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    In the article Catch my drift, students learn about phytoplankton – tiny floating organisms that form the base of the marine food web. The article looks at two types of phytoplankton – dinoflagellates and diatoms.

    Key science concepts include:

    • roles of producers and consumers
    • energy transfer within food webs
    • photosynthesis (on land and in the water)
    • adaptations
    • the role of phytoplankton in the carbon cycle.

    The article contains diagrams and images that can be used to help students practise the science capability ‘Interpret representations’.

    Check your school library for this article from the 2012 level 4 Connected journal ‘Oceans: a source of life’ or order it from the Ministry of Education.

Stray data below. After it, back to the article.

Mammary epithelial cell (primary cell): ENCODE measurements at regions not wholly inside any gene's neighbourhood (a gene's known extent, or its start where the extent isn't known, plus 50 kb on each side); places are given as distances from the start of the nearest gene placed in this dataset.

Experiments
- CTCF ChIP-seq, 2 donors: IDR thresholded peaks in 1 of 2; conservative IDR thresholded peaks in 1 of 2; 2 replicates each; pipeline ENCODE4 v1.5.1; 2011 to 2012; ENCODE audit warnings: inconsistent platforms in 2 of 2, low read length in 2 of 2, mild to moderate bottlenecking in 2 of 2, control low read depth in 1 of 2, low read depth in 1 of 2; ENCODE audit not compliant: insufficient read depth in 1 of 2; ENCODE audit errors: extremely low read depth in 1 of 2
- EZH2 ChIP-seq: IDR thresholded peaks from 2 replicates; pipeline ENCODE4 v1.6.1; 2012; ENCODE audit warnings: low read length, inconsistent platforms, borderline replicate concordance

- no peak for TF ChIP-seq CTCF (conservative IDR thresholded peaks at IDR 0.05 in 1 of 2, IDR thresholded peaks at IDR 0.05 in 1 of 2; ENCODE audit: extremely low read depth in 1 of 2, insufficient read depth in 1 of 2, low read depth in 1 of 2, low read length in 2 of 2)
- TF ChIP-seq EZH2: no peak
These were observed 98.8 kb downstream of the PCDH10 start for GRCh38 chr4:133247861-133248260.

The teacher support material (TSM) can be downloaded from TKI (PDF file available). It includes three activities to support understanding about adaptations, food webs and the transfer of energy within and between food webs.

    Related content

    Discover more about plankton and plankton in the Ross Sea.

    Marine adaptations and marine food webs are two of the science concepts featured in our curation about life in the sea.

    Use this interactive to explore the marine ecosystem.

    Learn more about the important role of the ocean in the carbon cycle.

    Nearly invisible to the naked eye, marine microbes drift continually in our ocean systems. Find out how you can help scientists learn more about their habitat using the Adrift citizen science project.

    Useful links

    The Connected journals can be ordered from the Down the back of the chair website. Access to these resources is restricted to Ministry-approved education providers. To find out if you are eligible for a login or if you have forgotten your login details contact their customer services team on 0800 660 662 or email orders@thechair.minedu.govt.nz.

    Acknowledgement

    The Connected series is published annually by the Ministry of Education, New Zealand.

      Published 14 September 2019 Referencing Hub articles